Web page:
Antiviral Therapies Research Group

The Antiviral Therapies Research Group, led by Dr Adi Idris, is interested in developing antiviral agent using RNA-based gene editing and silencing technologies, including:

RNA interference (RNAi)
CRISPR gene editing
Long antisense RNAs (asRNAs)

Our interest lies in generating these types of therapies against a range of viruses that causes disease in both humans and animals. Currently, we are focusing on targeting:
Respiratory viruses
Viruses that causes cancers
Veterinary viruses

Viral Disease the Antiviral Therapies Group work on:

Respiratory viruses
Respiratory syncytial virus (RSV)
Human metapneumovirus (hMPV)
Influenza A

Veterinary Viruses
Encephalomyocarditis virus (EMCV)
Pseudorabies virus (PRV)
Mammalian reovirus (MRV)

Oncogenic viruses
Human papillomavirus (HPV)
Epstein Barr virus (EBV)

Current focus at CIIC

Antivirals against respiratory viruses

There is a striking overall mortality burden of respiratory viral disease worldwide. A major issue with viral respiratory illness is that clinically it presents as a common set of symptoms and identification of the cause requires testing that delays treatment, if there is one. This results in increased morbidity and mortality as well as unnecessary hospitalisations. We propose to solve this issue by developing a self-administered universal antiviral nasal spray that treats the most common respiratory viruses at point-of-care, dispensing the need for hospital visits. As such we propose here to generate a novel molecular therapy that is specifically targeted to inhibit viral replication by gene silencing RNA interference (RNAi) technology to target multiple respiratory viruses in a single universal formulation, specifically SARS-CoV-2 , human metapneumovirus, influenza A and respiratory syncytial virus.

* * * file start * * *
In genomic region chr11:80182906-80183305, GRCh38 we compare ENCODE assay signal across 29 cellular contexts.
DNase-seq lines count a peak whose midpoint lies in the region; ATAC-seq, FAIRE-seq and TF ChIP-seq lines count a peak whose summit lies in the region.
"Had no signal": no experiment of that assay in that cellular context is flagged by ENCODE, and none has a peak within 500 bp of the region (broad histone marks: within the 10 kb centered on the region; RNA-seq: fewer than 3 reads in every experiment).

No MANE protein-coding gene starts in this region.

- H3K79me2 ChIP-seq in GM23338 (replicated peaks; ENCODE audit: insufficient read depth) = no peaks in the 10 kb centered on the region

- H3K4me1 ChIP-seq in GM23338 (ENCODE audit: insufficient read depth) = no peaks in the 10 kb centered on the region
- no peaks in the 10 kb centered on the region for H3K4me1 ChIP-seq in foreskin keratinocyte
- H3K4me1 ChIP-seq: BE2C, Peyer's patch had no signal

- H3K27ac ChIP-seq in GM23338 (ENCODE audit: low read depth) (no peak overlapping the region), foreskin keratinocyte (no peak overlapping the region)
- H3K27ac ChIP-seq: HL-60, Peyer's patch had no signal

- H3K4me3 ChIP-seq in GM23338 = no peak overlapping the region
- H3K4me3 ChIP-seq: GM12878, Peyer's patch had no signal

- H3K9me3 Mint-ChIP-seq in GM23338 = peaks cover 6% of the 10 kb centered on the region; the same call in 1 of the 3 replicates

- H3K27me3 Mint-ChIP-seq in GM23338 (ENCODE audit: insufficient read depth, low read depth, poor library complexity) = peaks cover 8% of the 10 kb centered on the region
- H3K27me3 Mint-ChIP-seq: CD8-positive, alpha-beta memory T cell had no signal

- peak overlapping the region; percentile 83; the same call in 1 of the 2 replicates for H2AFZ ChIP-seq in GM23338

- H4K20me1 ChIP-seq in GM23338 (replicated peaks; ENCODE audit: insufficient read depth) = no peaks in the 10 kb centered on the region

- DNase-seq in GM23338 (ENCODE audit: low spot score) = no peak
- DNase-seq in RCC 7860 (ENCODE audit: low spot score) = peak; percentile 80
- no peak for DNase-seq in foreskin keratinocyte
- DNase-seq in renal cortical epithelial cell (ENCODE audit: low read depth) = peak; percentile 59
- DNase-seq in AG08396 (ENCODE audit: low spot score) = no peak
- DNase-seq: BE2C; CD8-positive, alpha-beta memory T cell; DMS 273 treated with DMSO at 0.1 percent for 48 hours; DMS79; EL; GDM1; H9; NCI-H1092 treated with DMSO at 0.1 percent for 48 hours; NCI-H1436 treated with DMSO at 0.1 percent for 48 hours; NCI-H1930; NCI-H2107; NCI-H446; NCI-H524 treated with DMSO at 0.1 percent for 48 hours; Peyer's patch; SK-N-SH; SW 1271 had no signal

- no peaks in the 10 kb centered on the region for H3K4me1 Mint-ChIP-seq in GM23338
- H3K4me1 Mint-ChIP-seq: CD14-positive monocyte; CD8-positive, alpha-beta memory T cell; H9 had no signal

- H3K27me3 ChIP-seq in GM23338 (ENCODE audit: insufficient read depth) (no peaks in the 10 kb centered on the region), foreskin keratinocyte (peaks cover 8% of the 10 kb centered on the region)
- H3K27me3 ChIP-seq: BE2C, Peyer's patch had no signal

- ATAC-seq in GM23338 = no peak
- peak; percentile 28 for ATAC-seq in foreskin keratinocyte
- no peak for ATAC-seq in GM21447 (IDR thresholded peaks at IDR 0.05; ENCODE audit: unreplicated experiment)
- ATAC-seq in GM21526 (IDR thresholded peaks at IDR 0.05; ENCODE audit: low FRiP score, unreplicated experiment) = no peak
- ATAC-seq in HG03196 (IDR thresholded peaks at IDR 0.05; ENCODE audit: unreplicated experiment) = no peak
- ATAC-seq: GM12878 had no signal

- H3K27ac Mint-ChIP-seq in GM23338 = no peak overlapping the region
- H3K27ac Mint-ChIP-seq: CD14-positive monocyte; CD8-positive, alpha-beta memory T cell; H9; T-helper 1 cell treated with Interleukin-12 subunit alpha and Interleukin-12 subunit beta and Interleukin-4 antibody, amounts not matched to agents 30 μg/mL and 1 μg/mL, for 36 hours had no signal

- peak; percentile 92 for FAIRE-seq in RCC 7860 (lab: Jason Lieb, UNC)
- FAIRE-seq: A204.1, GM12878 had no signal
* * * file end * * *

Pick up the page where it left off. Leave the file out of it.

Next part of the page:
We will develop ultra-conserved chemically modified small-interfering RNAs (siRNAs) to ensure adaptability against newly emerging viral variants that can be delivered using various innovative nasal delivery approaches outlined in this application. As RNAi technology is modular and facile, our approach could be applied to any virus of concern in the future and can be deployed as a therapy to treat these viral infections using nasal delivery approaches that target both the nasal and respiratory epithelium suitable for outpatient use. The approach outlined in this application, if successful, will not only result in the ushering in of an entirely new cost-effective and rapidly deployable RNA platform technology and optimal intranasal delivery system, but also could deliver the first in class RNA drugs suitable for any new RNA respiratory viruses of concern. Importantly, an intranasal antiviral therapy that can ameliorate viral replication in the nasal cavity could effectively prevent aerosol spread of multiple respiratory viruses, hence curbing viral transmission.